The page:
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Radioactive
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SuperShadow said:
Okay, first winter done, still a few flurries here and there but I'll say its done. Question..... What kind of fuel consumption are the owners in the northern climates getting over the winter. This year was colder than many of the past winters but I really wasn't liking the 21.3L/100 km (11 mpg!!!!!) when the mercury was below -30 for extended periods!!! Anyone else experience this or am I the only one??? Please feel free to chime in and thanks :)
Ours was showing similar (or worse) for most of the winter... the Mrs. auto-starts and idles for 10 minutes before driving it for 10 min (city). :|

Now that the weather is warming up, it is in the high teens (L/100km).

Highway, from warm, I get ~9L/100km.
 

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Which shows that excessive idling is a bad thing for gas mileage, as well as engine longevity.
 

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Discussion Starter · #24 ·
Jeff2KPatriotBlue said:
In addition to the high fuel consumption, the oil change monitor tripped at 3000 km. :(
Mine didn't go off at all!! I took it in at 8K because thats the factory interval.


Jeff2KPatriotBlue said:
Ours was showing similar (or worse) for most of the winter... the Mrs. auto-starts and idles for 10 minutes before driving it for 10 min (city). :|

Now that the weather is warming up, it is in the high teens (L/100km).

Highway, from warm, I get ~9L/100km.
I got 8.8L/100kms the other day, mostly highway. BTW, not anywhere near the 7.9L/100km listed by Transport Canada, maybe needs to break in a bit yet?

Bob Lincoln said:
Which shows that excessive idling is a bad thing for gas mileage, as well as engine longevity.
You folks in warmer climes sure do like to talk about "Long/excessive" idling times. Until you drive for two weeks straight without seeing the temperature rise above -30C (15F) you cannot speak about excessive idling. It is a necessity at those times and I don't give a darn about what people say, I would understand losing even 10% in fuel economy but dropping 50% (which was and still is my original beef!!) is simply not acceptable for a vehicle made in 2012!!

I WILL switch over to synthetic fluids this summer and i will be here to let everyone know how that works out and I'd bet that I don't lose half of my fuel economy numbers this coming winter season...time will tell!!
 

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It's not opinion - it's fact.

1) Cold engine operation will give you about half the gas mileage of that when the engine is warm.
2) Idling gives you zero miles per gallon while you are at idle.
3) You cannot change either of these facts.

All you can do to mitigate it is to keep your vehicle well-tuned, minimize idling, and drive for best fuel economy. To what extent you do these three things is entirely up to you. I understand that very cold climates cause longer warmup times and may require more idling to make sure oil gets to the cam. However, that being the case, you have to accept the fuel penalty of living in a cold climate.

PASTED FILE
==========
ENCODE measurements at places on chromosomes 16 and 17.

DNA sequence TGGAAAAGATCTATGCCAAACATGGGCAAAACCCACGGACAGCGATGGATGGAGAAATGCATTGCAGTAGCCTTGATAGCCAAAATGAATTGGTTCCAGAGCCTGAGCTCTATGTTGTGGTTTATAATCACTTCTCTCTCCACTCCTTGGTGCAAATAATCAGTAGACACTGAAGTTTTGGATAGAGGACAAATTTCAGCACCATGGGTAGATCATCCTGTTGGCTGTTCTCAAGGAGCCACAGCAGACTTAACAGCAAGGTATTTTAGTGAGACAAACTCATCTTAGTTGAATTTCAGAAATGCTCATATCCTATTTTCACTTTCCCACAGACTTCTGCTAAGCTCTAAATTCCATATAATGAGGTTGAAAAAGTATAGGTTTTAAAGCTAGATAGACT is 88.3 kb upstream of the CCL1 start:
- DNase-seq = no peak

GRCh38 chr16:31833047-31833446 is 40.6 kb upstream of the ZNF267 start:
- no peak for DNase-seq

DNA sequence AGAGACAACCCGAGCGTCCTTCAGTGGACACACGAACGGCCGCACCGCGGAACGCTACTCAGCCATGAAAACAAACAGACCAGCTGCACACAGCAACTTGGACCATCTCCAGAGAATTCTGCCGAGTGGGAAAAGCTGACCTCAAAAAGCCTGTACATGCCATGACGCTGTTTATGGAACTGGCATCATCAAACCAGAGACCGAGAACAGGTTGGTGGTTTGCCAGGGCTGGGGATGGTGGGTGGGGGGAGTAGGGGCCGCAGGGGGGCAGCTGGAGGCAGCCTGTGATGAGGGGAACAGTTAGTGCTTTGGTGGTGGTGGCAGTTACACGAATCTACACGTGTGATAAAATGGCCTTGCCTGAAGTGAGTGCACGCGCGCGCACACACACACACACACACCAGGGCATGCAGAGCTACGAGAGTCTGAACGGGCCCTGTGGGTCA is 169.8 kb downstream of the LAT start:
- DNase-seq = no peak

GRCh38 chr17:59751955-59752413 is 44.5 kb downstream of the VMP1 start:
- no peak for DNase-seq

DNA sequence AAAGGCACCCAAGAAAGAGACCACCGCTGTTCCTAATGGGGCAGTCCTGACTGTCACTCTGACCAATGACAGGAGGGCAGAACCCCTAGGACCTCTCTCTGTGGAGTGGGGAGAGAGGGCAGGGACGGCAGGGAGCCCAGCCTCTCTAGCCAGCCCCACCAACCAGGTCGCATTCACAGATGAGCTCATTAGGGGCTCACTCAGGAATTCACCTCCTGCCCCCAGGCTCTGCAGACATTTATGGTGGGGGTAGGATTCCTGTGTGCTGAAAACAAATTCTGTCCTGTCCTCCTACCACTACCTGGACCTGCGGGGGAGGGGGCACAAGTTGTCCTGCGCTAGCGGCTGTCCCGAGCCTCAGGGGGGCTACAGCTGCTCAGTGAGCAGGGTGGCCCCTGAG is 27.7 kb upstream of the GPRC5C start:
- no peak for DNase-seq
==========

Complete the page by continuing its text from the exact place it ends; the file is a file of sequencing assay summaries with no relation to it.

And we do see 15F in winter, sometimes for extended periods. Usually single digits for at least several days a winter. My warmup period during those times is about 20 seconds, then I drive off at moderate speeds, and the engine is warm within 3-4 miles.
 

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Agree.
Mom's Caliber got about 12% better overall fuel economy after breaking-in at 18,000 miles (~30,000 km) than when we first got it.
We usually have a couple of weeks at a time of sub-zero winter here around Rochester NY and deep lake-effect snow makes for slow going at times with lights, wipers, defogger and heater all going.
Conditions like this are no time for fuel economy checks. They will be very poor. Even 4-cyls have a hard time getting over 20 mpg (12 L/100km). This past winter seemed a lot more brutal than last winter.
I hope that your fuel economy improves with the warmer weather and more break-in km.
 

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My winter mileage on my '11 R/T is equally brutal as the other Canadians posting here. Note that we see extended periods of temperatures below the -30C range. It's not unusual for a vehicle to take 10-15 minutes to reach regular operating temperature. Especially bearing in mind that the outside air passing through the heater core and the rad is so cold resulting in a prolonged warm up time.

I haven't tracked mine except for the EVIC computer but it gets to over 20L/100km in the winter (city). I'll get around 14L/100km in the summer (city).

Either way, I've found the city mileage to be pretty poor in the Journey with the 3.6. However, get it out on the highway and it does very well.
 

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Another way to shorten the time the engine is in open-loop, and speed up the cabin warm-up: plug in a block heater. I plug in my Dakota when the overnight lows are forecast below 0 F (-18 C) and use a timer so that the heater is turned on 2-3 hours before I need to leave in the morning. Fargo had about 40 days that met my criteria this past winter, and I always had noticeable heat coming from the vents by the time I'd gone 3 miles of my 4.5-mile morning commute.
 
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